Heat workouts propel pit crews
- Jun 20, 2008
- Team Hendrick
SONOMA, Calif. (June 20, 2008) – In late May, Hendrick Motorsports’ pit crews basically ditched the gym, but it wasn’t for a day off.
It was to start preparing for the summer months. Since then, every over-the-wall member of the Nos. 5, 24, 48 and 88 teams, outfitted in adidas ClimaCool gear, has been lifting, running and training outside in the elements. Trainer Mark Morrison starts the process in late May so that when the teams visit a place like Infineon Raceway in Sonoma, the crew members can keep working despite the rays blasting down from the 90-degree sun or the heat radiating from the track.
They can stay focused on their jobs—the car will be lifted, the tires changed, the tank full of fuel and so on.
That mental toughness will come in handy this Sunday at the 1.99-mile road course where the demand to perform perfectly under pressure will be even greater. That is because during the 219-mile NASCAR Sprint Cup Series event, the pit crews likely will have just two chances to work on their team’s Impala SS. Mishaps—even small snafus—can have huge consequences.
“It’s a hot, long day (at Sonoma). And the biggest thing is you’ve got two chances to pit,” said Tony Eury Jr., crew chief for the No. 88 AMP Energy/National Guard Chevrolet. “You can’t have a mess-up. It’s got to be 110 percent with no screw-ups for those pit stops because track position means so much. You’ve really got to be on your A-game.”
When it comes to pit-stop practice, the members focus more on perfection than speed. Caleb Hurd, gasman for the No. 24 DuPont Chevrolet, has been with the team for seven years. He said the team prepares for Sonoma by practicing three live stops a day. During that time, each member focuses on making certain adjustments correctly, under pressure.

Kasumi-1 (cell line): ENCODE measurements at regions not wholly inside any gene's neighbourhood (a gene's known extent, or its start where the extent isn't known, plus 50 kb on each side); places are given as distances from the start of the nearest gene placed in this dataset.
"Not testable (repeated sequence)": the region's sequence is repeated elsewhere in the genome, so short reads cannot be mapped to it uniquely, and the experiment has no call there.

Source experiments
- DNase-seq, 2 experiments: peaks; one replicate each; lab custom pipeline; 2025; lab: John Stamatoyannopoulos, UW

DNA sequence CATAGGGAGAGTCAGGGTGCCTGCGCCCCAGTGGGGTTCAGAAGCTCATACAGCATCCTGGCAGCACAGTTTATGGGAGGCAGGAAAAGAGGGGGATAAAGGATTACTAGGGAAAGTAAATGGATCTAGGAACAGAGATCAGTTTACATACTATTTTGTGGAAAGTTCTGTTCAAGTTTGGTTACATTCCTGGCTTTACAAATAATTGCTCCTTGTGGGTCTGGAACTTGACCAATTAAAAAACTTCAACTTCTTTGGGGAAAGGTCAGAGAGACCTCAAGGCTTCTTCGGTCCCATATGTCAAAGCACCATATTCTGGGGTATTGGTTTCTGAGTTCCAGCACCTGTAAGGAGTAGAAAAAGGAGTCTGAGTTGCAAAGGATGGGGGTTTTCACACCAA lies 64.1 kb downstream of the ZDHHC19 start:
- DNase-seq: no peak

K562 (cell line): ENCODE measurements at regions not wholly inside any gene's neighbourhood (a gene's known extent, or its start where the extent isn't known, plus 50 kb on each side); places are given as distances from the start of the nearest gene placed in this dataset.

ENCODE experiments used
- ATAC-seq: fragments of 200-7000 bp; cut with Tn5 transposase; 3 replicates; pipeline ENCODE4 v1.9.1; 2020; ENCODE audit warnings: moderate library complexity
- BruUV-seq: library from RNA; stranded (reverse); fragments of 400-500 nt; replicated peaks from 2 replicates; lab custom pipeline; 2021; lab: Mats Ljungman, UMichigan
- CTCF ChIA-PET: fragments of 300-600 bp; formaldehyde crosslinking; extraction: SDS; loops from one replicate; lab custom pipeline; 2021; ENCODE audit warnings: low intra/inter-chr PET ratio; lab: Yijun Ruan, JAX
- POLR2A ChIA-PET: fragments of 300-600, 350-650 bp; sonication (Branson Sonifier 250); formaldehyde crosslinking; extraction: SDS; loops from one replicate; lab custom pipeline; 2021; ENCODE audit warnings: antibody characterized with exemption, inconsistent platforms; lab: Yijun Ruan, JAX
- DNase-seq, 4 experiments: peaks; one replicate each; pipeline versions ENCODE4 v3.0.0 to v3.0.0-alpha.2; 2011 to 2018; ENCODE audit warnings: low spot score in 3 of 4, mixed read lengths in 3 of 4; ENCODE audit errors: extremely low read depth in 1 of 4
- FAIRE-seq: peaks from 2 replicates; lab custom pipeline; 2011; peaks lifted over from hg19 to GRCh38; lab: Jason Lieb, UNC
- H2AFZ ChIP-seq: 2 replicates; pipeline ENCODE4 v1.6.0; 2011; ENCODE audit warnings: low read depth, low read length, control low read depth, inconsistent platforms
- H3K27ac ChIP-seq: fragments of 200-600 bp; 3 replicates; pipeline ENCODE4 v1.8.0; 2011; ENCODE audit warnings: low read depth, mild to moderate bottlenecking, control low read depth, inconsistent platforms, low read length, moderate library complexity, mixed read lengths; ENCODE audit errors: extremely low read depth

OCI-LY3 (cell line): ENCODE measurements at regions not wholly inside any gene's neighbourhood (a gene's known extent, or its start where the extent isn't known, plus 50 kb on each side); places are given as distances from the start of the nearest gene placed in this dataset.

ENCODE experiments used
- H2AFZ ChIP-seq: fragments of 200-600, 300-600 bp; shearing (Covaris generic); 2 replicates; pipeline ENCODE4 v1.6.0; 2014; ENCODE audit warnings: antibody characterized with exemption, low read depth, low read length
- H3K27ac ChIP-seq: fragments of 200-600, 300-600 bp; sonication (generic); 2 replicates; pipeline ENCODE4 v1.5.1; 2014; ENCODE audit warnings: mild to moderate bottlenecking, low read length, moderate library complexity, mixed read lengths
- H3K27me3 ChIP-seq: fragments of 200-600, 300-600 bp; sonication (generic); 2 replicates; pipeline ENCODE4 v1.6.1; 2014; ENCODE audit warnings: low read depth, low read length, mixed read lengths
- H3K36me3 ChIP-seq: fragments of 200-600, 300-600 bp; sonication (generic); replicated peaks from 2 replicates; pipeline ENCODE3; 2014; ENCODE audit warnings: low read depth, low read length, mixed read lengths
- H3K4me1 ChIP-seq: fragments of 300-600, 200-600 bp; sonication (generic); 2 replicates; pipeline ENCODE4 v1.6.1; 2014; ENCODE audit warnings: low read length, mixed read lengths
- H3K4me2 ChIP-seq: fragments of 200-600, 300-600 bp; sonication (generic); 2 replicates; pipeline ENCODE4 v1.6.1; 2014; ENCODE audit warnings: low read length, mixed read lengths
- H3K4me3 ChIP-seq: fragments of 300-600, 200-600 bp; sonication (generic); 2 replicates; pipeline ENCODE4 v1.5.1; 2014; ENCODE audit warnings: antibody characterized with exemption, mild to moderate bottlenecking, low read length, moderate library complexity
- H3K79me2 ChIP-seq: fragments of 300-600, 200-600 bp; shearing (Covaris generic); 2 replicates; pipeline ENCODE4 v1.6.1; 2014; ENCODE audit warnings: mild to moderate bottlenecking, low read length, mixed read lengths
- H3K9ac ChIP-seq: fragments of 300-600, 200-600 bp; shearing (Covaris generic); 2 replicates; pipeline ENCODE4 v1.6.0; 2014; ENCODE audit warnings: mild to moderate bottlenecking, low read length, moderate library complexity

“The mindset of the team is to slow down and make sure the wheels are tight and the car is as full of fuel as possible,” Hurd said. “If you have to come back in for an unscheduled stop at a road course, it will take away any chance of winning. Trying to pick up an extra .25 seconds in the pits is just not worth it.”
When the crew members return from the West Coast, Morrison will be ready with the next step in their heat workout plan. He said that by the time the Sprint Cup Series visits Indianapolis Motor Speedway in late July, the crews should be adapted.
“We physically prepare to endure the whole season, and our training is year-round so we can stay strong for the last 10 races,” Morrison said. “We stay mentally focused and decrease injuries through strength and conditioning so our guys can better their positions. A jackman, changer, carrier—whatever position they are—can get better and extend his career.”